Linnaea borealis L.

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Credits

Article from Bean's Trees and Shrubs Hardy in the British Isles

Recommended citation
'Linnaea borealis' from the website Trees and Shrubs Online (treesandshrubsonline.org/articles/linnaea/linnaea-borealis/). Accessed 2020-10-28.

Genus

Common Names

  • Twin-flower

Other species in genus

    Glossary

    corolla
    The inner whorl of the perianth. Composed of free or united petals often showy.
    apex
    (pl. apices) Tip. apical At the apex.
    calyx
    (pl. calyces) Outer whorl of the perianth. Composed of several sepals.
    entire
    With an unbroken margin.
    linear
    Strap-shaped.
    midrib
    midveinCentral and principal vein in a leaf.
    ovary
    Lowest part of the carpel containing the ovules; later developing into the fruit.
    ovate
    Egg-shaped; broadest towards the stem.

    References

    There are currently no active references in this article.

    Credits

    Article from Bean's Trees and Shrubs Hardy in the British Isles

    Recommended citation
    'Linnaea borealis' from the website Trees and Shrubs Online (treesandshrubsonline.org/articles/linnaea/linnaea-borealis/). Accessed 2020-10-28.

    A creeping evergreen plant, a few inches high with a woody base; branches long, slender, wire-like, hairy when young. Leaves opposite, obovate, oval or ovate; 14 to 34 in. long, 18 to 12 in. wide, rounded or broadly tapered and coarsely toothed at the apex, wedge-shaped and entire at the base with scattered hairs on the margin, upper surface, and on the midrib below; stalk 112 to 16 in. long. Flowers produced in summer, in a pair at the top of an erect, threadlike stalk, 112 to 3 in. high, terminating short, erect, lateral twigs; each flower has its own secondary stalk 12 to 34 in. long. Corolla pink or white, 12 in. long, nodding, funnel-shaped, with five rounded lobes, hairy inside; calyx with five linear lobes; stamens four; ovary hairy. Fruits dry, yellow, one-seeded, downy.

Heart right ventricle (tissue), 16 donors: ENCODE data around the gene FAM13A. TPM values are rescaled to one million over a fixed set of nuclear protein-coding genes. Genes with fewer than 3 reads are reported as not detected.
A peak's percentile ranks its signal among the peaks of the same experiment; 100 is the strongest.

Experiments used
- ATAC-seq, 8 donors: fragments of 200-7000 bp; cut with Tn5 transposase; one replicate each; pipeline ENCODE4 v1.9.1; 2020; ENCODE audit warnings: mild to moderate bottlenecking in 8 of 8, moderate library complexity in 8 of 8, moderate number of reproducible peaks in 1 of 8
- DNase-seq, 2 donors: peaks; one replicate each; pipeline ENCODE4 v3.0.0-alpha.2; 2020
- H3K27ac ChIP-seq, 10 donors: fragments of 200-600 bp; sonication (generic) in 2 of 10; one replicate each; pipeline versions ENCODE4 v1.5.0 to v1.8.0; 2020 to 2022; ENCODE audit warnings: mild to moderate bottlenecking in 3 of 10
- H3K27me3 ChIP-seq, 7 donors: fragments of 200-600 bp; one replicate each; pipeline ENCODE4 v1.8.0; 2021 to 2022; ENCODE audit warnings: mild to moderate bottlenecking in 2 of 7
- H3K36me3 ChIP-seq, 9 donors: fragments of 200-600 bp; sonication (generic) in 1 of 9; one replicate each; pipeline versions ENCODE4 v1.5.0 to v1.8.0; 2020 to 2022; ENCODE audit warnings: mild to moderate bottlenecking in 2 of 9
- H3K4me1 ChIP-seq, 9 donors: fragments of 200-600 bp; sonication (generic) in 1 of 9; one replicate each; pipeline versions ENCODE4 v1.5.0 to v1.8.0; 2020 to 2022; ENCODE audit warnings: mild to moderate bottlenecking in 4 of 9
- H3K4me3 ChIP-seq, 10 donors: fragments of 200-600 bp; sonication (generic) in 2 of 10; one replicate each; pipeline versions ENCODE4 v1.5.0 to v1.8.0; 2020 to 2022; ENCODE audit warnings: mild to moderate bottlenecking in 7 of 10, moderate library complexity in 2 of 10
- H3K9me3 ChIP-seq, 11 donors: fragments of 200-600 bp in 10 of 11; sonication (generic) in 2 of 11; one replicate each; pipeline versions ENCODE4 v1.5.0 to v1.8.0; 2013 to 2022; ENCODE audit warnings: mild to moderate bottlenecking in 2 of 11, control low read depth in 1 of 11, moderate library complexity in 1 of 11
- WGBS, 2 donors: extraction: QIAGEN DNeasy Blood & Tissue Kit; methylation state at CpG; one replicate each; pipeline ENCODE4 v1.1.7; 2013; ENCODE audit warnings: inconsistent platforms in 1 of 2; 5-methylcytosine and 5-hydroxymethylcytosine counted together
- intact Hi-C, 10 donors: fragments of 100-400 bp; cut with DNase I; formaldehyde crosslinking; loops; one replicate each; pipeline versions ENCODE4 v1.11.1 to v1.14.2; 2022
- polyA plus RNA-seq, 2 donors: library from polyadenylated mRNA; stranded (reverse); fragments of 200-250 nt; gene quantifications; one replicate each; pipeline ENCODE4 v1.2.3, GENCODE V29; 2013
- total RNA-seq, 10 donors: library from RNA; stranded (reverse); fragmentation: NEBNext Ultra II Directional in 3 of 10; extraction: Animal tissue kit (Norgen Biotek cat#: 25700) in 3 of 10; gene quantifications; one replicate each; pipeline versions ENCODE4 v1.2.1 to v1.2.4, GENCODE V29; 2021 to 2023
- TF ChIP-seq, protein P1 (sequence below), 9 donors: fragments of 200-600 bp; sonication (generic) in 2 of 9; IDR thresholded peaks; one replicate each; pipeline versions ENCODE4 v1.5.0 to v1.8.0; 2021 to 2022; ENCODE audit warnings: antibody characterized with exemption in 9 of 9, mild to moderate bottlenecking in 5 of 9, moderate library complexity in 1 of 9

This little plant is found in the high latitudes of the northern hemisphere including a few places in the north-east of Britain. It is a dainty plant with pretty, fragrant flowers, best adapted for some shady moist spot in the rock garden in rather sandy soil. It is naturalised under pines and bracken at the Sunningdale Nurseries, Berks. Plants of North American origin are the easiest to grow in this country.

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